A recreation of the giant brush-turkey, at right, is shown next to a kangaroo and one of its modern brush-turkey relatives to demonstrate its size. Composite by Elen Shute; with photos by Kim Benson, Tony Rodd and Aaron Camens

The birds that lived in ancient Australia included a turkey that could fly and was as big as a kangaroo.

Paleontologists from Flinders University recently identified five large extinct birds called megapodes that are related to animals that can be found today, including the malleefowl, an endangered ground-dwelling bird roughly the size of a chicken, and brush-turkeys, known for their dark plumage and bright colors on their heads. Their five ancient relatives lived during the Pleistocene era, which ran from 2.6 million to 12,000 years ago and also hosted species like marsupial lions and short-faced kangaroos.

All of the five extinct birds are large, the university reported, ranging from 6.5 pounds to 17.5 pounds, compared to the malleefowl’s comparably humble 4.5 pounds. But the giant brush-turkey’s size dwarfs the others — Progura gallinacea was as tall as a gray kangaroo, with long, slender legs.

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Scientists analyzed existing fossils from around Australia to identify and reclassify the new species, their study in the journal Royal Society Open Science said. The bones from the Progura gallinacea were the oldest studied. Other extinct species identified included those with short legs and broad bodies. The researchers grouped them into the categories “tall turkeys” and “nuggetty chickens.”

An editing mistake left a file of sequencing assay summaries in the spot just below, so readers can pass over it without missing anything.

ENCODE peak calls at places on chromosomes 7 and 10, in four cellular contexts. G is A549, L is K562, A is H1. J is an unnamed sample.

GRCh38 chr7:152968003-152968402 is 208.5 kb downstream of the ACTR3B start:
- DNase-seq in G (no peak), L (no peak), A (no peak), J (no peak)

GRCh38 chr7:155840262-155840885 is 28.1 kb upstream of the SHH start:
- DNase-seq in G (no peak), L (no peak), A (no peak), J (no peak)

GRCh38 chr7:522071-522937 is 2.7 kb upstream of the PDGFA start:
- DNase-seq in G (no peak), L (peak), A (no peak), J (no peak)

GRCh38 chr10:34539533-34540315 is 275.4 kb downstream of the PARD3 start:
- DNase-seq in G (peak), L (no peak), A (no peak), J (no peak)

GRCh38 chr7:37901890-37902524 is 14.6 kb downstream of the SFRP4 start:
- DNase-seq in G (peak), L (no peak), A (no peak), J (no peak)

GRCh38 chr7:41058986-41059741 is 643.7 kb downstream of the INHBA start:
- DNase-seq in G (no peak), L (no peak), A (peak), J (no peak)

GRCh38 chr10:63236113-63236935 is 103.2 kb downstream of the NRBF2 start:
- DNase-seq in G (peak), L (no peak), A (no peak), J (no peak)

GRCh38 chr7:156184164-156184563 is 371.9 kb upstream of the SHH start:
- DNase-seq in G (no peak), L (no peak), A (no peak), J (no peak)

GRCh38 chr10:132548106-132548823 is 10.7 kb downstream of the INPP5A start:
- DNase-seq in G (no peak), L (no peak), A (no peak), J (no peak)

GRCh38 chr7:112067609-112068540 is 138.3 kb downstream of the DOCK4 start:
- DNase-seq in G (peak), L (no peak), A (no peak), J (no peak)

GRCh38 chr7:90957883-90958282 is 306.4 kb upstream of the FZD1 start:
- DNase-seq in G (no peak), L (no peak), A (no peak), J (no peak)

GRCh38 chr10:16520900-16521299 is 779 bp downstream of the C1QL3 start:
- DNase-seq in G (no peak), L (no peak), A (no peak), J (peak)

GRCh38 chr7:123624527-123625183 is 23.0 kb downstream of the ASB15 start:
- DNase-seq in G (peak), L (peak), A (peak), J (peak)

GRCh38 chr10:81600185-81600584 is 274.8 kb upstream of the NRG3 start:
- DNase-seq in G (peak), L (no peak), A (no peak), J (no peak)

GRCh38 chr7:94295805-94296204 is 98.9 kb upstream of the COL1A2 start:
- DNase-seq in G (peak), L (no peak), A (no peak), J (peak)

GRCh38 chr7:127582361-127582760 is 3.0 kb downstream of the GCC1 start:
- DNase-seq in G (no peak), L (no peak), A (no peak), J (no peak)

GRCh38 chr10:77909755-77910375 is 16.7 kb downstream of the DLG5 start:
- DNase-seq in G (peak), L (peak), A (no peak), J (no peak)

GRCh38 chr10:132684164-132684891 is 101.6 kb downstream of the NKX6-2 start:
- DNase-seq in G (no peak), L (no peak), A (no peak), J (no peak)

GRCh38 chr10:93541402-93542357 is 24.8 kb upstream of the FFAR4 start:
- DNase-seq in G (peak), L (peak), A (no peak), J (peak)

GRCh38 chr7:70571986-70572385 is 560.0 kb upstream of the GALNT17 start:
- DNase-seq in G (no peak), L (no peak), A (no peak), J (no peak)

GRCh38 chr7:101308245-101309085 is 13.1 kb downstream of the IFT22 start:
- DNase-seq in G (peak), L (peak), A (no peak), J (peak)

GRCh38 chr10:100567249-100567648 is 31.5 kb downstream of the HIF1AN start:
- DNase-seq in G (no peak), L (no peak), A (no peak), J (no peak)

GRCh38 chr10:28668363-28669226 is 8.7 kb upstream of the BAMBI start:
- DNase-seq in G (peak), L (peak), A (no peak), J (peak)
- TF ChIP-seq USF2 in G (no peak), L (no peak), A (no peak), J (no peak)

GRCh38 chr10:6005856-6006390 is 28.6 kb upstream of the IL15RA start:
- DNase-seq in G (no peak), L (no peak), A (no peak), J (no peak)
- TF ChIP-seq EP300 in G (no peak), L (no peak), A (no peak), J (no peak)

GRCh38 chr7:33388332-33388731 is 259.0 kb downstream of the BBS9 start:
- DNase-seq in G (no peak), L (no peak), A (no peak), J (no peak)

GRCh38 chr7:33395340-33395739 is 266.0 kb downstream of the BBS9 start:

Although scientists had previously thought these dead birds belonged to the same species, one that eventually evolved into the smaller malleefowl we know today, the research shows they were distinct animals.

Altogether, the species greatly add to the number of known megapodes in Australia’s prehistoric past.

“These discoveries are quite remarkable because they tell us that more than half of Australia’s megapodes went extinct during the Pleistocene, and we didn’t even realize it until now,” researcher Elen Shute said in the Flinders statement. “We compared the fossils described in the 1880s and the 1970s with specimens discovered more recently, and with the benefit of new fossils, differences between species became really clear.”

The university said the ancient birds probably buried their eggs in warm soil but roosted in trees: “While big and bulky, their long, strong wing bones show they could all fly.”

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The Pleistocene era during which these giant birds flew through Australia is the same time period during which humans first migrated there although that happened near the end of the era. It was about 50,000 years ago that ancient humans — the ancestors of today’s aboriginal tribes — crossed a land bridge to what is now Australia and settled it.

However, even though they would have encountered species that are extinct today, those ancient Australian natives may never have crossed paths with the huge birds described in this study. The researchers noted there is no evidence humans either encountered or hunted any of them. But there is still much to learn.

“Our research shows how little we know of Australia’s immediate prehuman avifauna,” researcher Trevor Worthy said. “Probably many smaller extinct species also await discovery by paleontologists.”